The design of the PowerShip is based on a non-rigid airship. Rather than a typical gondola underneath, it has wings similar to those of an airplane. Each wing has a nacelle to generate electricity. The propellers are located on the trailing edges of the wings and face the rear of the inflatable wind turbine. This gives it an appearance resembling an airplane with a wide-bodied inflatable fuselage and large push propellers.

A tether is attached to the front center of the wing to anchor it to the ground. The PowerShip operates close to neutral buoyancy, making it unnecessary to have a winch on the ground to deploy or retrieve it. The PowerShip can operate without needing to be controlled by people on the ground.

LTA Windpower decided to use hydrogen rather than the helium typically used in balloons because hydrogen is cheaper and can be produced on-site by electrolyzing water using energy generated by the wind turbine. Since hydrogen is more flammable than helium, the engineers developed a specially designed envelope to prevent the hydrogen from igniting.

The PowerShip can be created at a larger scale to generate more electricity if necessary. Turbines up to 50 kW intended mostly to be used off-grid will use non-grid synchronous permanent magnet generators, storage batteries, and inverters. Larger units that can be connected to an electrical grid can utilize AC synchronous generators and blade-pitch adjustment.

Engineers Create Inflatable Space Habitat

BA-330Bigelow Aerospace has designed the BA-330, an inflatable space habitat that can be used in the future by governments, corporations, and private citizens to create research stations or space hotels.

The BA-330’s soft shell allows it to fit inside a small launch vehicle and be inflated in space. The soft shell is also better at reflecting debris and absorbing radiation than the International Space Station.

The BA-330 can be compressed to a diameter of 12 feet to be transported to space. The inflatable habitat measures 45 feet long and 22 feet in diameter and has an interior volume of 330 cubic meters when inflated. Bigelow has created a full-scale model and plans to create two real versions by 2017.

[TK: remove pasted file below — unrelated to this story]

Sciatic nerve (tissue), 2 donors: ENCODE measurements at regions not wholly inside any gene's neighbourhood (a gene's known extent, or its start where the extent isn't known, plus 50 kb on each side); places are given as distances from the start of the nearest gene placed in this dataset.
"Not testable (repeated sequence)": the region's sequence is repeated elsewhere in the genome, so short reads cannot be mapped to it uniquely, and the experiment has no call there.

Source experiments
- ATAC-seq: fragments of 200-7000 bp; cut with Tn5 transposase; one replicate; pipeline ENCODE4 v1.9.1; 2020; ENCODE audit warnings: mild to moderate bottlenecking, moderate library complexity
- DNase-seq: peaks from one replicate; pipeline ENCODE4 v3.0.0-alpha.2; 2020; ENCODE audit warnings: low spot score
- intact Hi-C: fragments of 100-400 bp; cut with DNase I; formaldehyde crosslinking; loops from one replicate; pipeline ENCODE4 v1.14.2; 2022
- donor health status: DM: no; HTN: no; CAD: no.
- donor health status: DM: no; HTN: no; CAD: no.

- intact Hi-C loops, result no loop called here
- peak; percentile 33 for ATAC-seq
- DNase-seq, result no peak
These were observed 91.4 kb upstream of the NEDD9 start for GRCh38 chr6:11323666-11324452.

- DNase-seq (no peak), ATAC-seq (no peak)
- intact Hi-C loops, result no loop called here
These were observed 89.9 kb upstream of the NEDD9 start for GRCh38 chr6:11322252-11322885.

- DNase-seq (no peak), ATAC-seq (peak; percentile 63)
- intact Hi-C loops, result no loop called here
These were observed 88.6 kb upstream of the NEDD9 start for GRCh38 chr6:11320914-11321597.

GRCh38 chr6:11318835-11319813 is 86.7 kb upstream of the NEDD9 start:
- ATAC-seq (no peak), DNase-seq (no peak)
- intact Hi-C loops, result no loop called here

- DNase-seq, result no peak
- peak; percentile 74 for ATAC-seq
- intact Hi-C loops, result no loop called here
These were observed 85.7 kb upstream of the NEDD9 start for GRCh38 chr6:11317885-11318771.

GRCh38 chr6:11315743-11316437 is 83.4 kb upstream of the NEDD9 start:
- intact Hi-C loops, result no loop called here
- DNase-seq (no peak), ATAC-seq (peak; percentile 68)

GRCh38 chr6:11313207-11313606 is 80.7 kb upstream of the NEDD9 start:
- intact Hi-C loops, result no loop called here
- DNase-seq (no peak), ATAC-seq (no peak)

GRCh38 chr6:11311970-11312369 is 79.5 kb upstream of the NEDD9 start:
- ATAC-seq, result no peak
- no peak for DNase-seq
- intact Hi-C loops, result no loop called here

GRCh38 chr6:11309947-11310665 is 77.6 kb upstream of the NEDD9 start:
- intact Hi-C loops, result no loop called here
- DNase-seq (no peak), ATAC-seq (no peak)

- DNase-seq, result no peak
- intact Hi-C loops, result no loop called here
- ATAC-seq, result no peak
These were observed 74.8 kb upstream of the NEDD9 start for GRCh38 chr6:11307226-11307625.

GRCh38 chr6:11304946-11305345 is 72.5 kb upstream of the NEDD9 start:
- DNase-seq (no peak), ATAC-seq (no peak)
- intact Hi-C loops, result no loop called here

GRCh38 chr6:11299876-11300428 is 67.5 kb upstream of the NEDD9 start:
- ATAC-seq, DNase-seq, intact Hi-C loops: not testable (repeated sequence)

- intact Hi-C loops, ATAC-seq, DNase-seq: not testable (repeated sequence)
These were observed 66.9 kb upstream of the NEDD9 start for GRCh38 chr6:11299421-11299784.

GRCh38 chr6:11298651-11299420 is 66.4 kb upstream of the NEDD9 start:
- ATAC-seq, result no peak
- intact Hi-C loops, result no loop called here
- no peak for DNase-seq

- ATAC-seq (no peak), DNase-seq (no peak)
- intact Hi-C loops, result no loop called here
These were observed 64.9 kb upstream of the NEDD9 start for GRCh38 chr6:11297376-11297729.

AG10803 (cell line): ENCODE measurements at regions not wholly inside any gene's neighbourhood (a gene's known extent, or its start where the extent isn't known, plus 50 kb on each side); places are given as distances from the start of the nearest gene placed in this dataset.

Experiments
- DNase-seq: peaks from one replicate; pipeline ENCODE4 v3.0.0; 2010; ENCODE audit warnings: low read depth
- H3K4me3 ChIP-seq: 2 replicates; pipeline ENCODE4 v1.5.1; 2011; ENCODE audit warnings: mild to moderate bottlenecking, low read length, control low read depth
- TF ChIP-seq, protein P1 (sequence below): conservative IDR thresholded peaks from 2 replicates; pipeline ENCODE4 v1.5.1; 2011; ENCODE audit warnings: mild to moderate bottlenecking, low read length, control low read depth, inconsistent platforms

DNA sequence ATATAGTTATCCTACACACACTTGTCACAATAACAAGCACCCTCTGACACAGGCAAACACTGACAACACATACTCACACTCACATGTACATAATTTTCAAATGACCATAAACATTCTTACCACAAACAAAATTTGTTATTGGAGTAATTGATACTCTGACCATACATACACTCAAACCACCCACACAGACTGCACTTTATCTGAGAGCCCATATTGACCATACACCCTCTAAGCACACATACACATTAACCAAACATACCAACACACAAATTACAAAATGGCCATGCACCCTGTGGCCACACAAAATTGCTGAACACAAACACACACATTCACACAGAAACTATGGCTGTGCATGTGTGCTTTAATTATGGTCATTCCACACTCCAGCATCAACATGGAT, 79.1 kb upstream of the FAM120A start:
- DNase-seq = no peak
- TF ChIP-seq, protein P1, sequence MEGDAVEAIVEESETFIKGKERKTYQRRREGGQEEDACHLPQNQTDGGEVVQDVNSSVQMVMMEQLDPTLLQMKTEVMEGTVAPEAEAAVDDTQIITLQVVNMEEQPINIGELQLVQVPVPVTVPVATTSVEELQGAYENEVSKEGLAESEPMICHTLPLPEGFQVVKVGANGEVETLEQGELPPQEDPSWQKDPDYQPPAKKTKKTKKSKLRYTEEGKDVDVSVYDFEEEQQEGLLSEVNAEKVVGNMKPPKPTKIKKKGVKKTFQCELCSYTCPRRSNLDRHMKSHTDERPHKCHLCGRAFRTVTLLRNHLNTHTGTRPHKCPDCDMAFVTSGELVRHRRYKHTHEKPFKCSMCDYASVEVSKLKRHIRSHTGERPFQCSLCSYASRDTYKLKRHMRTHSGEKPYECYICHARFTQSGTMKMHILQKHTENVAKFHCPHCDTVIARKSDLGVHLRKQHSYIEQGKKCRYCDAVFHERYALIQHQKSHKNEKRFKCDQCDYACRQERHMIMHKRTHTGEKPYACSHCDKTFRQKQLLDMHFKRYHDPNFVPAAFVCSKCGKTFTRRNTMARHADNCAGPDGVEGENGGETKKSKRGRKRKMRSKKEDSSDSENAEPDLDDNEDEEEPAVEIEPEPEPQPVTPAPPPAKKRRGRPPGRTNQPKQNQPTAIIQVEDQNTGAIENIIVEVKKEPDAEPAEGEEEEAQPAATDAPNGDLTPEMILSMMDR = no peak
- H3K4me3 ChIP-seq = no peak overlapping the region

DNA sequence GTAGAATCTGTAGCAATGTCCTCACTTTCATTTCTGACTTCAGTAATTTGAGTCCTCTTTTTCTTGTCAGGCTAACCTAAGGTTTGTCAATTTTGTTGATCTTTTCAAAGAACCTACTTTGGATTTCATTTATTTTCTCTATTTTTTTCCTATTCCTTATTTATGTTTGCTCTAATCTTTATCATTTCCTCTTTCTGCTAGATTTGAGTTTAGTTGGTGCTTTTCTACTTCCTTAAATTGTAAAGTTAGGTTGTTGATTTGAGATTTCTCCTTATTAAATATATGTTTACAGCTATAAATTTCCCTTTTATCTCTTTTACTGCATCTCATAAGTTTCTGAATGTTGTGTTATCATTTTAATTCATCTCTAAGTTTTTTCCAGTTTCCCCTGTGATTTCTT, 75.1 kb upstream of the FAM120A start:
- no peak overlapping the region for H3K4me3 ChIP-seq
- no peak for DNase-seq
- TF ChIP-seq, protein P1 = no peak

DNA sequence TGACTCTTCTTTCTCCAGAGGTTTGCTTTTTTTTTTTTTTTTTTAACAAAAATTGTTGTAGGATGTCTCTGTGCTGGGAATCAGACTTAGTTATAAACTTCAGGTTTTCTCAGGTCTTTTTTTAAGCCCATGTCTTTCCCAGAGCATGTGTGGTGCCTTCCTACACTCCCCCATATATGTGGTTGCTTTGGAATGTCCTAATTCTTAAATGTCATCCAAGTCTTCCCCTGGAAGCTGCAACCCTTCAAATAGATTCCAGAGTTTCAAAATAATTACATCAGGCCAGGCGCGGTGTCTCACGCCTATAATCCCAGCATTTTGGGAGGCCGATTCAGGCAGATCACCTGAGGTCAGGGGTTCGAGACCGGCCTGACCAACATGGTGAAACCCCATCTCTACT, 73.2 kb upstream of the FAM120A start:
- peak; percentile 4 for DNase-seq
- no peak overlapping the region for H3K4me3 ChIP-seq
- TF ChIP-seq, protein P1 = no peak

Three or four modules could be linked to create a space bigger than the International Space Station. While it took over 20 launches to construct the ISS, the BA-330 could be assembled in four or five trips.

BigelowThe interior of the model was designed by Boeing and includes hypothetical research equipment. In reality, the module could be customized to fit the needs of whatever company or agency intends to use it. The center of the habitat forms the solid part of the BA-330 and contains the life support and computer equipment, unlike the ISS, which has equipment along the walls.

White bags inside the inflatable habitat will store drinking water and waste water, and brown bags will be used to store food, clothing, and medical supplies. Putting more mass between the inside of the habitat and the outside environment will help to protect the occupants from radiation.

The habitat is designed to accommodate six people. It will have separate sleeping quarters for each occupant.

In space, moisture is released into the air through sweat and breathing. An air conditioning system condenses it and converts it into drinking water. A hydrolyzer separates water into hydrogen and oxygen. Oxygen is pumped into the cabin, while hydrogen is used to fuel the inflatable habitat’s propulsion system.

Bigelow is also working on a smaller habitat, the Bigelow Expandable Activity Module (BEAM), that will dock with the ISS in 2015 to conduct manned testing.